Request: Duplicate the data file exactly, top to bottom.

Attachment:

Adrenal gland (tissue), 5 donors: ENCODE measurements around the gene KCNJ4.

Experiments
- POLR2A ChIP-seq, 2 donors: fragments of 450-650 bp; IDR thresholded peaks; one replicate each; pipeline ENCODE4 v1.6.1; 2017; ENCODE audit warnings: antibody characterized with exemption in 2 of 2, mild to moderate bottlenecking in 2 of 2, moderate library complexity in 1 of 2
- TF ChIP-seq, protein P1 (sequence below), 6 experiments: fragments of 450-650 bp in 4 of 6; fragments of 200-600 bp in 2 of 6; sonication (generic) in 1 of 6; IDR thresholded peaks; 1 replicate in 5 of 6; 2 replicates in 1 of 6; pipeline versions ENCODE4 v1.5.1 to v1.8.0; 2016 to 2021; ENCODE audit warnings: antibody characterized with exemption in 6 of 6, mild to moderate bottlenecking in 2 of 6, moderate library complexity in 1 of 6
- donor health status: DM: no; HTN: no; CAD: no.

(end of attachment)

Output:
Adrenal gland (tissue), 5 donors: ENCODE measurements around the gene KCNJ4.

Experiments
- POLR2A ChIP-seq, 2 donors: fragments of 450-650 bp; IDR thresholded peaks; one replicate each; pipeline ENCODE4 v1.6.1; 2017; ENCODE audit warnings: antibody characterized with exemption in 2 of 2, mild to moderate bottlenecking in 2 of 2, moderate library complexity in 1 of 2
- TF ChIP-seq, protein P1 (sequence below), 6 experiments: fragments of 450-650 bp in 4 of 6; fragments of 200-600 bp in 2 of 6; sonication (generic) in 1 of 6; IDR thresholded peaks; 1 replicate in 5 of 6; 2 replicates in 1 of 6; pipeline versions ENCODE4 v1.5.1 to v1.8.0; 2016 to 2021; ENCODE audit warnings: antibody characterized with exemption in 6 of 6, mild to moderate bottlenecking in 2 of 6, moderate library complexity in 1 of 6
- donor health status: DM: no; HTN: no; CAD: no.